Pauling then referred to Aristotle’s assertion that nations were inherently immoral, suggesting that “Now they will become moral.” The next day, Pauling kept up his slate of public appearances by meeting with local high school students and by giving a lecture to the Trondheim section of the Norwegian Chemical Society on the role of molecular diseases in evolution.

The Paulings spent the rest of the week in Sweden. Their first stop took them to Stockholm, where they were immediately met by a collection of prominent Swedish scientists and politicians. Later, Pauling addressed the press before attending a reception hosted by the local chapter of the Women’s International League for Peace and Freedom.

Published in Land og Folk, January 3, 1964.

Published in Land og Folk, January 3, 1964.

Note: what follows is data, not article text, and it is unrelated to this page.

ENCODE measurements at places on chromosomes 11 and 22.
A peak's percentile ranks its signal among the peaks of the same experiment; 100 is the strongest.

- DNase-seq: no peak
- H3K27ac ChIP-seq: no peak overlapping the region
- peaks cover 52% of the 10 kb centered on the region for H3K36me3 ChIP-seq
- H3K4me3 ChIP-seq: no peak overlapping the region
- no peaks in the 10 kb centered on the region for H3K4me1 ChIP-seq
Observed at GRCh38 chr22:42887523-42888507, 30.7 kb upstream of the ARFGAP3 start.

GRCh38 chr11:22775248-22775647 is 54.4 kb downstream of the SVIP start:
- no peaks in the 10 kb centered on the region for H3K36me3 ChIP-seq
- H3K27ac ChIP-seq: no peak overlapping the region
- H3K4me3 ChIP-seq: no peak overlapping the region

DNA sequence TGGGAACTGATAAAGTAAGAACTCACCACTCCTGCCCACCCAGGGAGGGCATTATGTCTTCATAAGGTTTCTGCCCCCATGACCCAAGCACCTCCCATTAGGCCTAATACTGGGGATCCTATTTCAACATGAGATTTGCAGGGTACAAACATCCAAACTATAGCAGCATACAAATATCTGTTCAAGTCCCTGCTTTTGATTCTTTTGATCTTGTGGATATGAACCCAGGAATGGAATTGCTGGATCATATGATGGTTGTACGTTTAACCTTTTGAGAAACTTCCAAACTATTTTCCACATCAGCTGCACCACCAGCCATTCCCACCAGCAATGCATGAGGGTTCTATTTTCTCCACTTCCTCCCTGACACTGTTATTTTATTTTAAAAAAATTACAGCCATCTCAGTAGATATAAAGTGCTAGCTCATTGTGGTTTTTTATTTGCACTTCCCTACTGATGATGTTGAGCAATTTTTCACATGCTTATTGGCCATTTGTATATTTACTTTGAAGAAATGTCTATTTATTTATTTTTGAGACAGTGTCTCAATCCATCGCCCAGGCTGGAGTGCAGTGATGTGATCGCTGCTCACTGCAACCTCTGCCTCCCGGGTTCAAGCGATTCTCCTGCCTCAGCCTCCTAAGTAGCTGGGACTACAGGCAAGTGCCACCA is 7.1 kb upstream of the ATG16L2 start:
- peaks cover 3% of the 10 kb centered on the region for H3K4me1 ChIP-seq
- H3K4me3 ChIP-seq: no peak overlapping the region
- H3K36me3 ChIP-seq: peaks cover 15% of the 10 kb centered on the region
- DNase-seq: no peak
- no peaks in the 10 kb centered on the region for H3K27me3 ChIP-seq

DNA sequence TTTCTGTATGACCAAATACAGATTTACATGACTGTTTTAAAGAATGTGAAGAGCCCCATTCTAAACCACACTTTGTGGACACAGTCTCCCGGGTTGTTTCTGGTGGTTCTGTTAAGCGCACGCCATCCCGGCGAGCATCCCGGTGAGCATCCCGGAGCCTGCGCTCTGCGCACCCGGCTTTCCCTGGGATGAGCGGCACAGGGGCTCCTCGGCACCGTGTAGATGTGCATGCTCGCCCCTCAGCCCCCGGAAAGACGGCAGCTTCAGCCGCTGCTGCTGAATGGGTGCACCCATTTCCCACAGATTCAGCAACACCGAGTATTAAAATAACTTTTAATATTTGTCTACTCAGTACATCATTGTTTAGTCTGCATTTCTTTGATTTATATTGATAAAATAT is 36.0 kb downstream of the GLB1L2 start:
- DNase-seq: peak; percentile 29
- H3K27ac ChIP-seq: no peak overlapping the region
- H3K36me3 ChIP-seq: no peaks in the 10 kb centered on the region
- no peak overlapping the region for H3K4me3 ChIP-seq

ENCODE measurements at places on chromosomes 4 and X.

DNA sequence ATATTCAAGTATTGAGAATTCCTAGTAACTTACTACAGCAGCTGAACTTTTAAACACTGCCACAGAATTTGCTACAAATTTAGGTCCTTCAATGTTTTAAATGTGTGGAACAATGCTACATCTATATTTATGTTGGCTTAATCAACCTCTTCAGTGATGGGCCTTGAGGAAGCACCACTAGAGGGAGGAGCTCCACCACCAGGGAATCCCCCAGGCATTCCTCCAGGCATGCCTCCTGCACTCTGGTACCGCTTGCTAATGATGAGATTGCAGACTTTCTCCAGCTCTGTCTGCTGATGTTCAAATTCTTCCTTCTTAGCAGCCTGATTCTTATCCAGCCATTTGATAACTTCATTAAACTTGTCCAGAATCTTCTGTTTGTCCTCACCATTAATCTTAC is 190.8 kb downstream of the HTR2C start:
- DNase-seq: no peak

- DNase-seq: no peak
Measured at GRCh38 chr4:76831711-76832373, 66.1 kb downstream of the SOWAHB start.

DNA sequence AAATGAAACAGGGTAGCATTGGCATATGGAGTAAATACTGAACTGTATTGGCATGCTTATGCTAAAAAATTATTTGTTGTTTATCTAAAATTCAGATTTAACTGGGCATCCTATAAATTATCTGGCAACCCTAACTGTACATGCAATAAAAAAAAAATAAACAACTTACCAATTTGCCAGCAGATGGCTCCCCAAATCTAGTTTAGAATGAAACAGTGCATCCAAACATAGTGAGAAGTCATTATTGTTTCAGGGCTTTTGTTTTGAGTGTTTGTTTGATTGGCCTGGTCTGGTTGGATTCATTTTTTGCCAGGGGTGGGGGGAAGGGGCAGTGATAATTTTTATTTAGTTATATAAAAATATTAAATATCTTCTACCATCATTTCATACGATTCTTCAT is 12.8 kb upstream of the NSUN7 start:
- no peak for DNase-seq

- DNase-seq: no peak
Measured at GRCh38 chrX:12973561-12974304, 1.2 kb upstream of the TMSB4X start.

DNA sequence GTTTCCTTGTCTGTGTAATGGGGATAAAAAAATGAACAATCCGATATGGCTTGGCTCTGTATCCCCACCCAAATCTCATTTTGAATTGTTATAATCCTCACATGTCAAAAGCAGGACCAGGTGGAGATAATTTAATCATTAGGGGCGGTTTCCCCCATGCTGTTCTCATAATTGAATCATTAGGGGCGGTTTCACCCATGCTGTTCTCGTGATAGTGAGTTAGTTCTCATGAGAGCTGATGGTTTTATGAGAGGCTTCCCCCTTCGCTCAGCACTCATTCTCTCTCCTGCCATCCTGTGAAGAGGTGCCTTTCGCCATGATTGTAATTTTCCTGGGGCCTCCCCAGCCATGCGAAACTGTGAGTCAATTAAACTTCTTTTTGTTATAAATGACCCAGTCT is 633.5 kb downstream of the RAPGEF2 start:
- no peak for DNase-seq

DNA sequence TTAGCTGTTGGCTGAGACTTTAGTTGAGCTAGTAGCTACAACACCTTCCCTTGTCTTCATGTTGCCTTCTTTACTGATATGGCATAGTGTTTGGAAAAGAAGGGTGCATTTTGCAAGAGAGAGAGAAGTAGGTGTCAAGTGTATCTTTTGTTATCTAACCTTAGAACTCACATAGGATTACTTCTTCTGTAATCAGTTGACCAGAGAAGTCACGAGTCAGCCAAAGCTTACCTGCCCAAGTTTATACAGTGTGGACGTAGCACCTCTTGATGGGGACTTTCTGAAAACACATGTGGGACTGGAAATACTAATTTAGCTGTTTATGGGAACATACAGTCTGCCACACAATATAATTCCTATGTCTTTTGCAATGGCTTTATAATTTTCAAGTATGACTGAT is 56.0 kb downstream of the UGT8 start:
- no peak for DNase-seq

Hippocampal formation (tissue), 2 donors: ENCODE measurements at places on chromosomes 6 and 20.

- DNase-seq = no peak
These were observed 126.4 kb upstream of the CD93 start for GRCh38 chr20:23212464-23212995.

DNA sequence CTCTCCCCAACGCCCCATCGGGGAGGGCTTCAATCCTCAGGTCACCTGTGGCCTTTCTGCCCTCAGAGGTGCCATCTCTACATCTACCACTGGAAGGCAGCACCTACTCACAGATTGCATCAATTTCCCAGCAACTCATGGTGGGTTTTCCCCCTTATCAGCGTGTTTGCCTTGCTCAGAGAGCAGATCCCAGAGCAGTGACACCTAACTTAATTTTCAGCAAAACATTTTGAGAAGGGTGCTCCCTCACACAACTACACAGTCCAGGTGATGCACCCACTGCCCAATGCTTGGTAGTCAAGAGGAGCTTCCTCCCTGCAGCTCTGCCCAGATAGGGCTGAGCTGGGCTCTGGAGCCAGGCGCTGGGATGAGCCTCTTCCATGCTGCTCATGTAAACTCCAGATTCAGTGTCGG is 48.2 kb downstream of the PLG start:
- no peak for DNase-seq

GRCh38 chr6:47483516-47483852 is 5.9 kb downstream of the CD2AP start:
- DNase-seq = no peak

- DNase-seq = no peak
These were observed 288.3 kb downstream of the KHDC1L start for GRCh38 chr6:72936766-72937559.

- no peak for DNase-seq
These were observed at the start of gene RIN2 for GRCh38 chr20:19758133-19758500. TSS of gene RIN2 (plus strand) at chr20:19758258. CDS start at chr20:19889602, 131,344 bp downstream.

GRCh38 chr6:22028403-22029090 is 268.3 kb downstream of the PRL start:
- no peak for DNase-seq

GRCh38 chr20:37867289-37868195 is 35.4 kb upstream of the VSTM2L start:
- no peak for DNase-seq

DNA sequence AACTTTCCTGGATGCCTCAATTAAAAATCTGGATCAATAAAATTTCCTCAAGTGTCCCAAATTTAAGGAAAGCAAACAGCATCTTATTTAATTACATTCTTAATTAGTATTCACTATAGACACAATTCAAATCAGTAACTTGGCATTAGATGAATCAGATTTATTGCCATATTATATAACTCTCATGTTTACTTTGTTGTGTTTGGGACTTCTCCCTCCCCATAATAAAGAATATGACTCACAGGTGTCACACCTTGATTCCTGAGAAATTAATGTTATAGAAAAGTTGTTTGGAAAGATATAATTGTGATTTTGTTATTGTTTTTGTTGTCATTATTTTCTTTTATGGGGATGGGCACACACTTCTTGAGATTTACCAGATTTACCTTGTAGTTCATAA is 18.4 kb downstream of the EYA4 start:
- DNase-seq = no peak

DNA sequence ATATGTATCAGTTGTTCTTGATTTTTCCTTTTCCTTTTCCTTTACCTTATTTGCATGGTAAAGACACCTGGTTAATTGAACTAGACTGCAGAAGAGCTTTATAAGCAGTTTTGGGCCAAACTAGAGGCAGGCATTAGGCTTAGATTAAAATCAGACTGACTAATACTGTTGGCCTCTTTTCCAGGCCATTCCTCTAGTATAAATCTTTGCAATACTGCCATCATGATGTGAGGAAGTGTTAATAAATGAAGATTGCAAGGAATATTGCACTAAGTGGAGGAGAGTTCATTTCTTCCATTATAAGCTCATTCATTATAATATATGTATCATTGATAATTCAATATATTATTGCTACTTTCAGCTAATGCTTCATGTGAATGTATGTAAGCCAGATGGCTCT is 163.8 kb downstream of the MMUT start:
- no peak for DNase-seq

The next morning, Linus gave another lecture on molecular disease and its relation to evolution, this time to the Swedish Royal Institute of Technology. In the afternoon, the Paulings visited the newly opened Wenner-Gren Center, which Hugo Theorell, head of the Nobel Medical Institute’s Biochemistry Department, described to Linus as representing “one of the many ways which have to be tried in order to improve mutual understanding and friendship between different people and races.” Devoted to scientific collaboration across borders and staffed by researchers from thirty countries, Wenner-Gren struck Pauling as a good example of how science could foster peaceful international cooperation.

That evening, local peace groups held a torch light procession in honor of Pauling. The march ended in front of the Storkyrkan, the oldest church in Stockholm, where Pauling then gave a speech on peace. The talk was similar to the Trondheim address, referring again to Aristotle’s notion that nations are inherently immoral, since, as Pauling quoted, “It is considered proper for a strong nation to attack a weak one, if she can thereby benefit herself, irrespective of what the principles of morality have to say about this action.”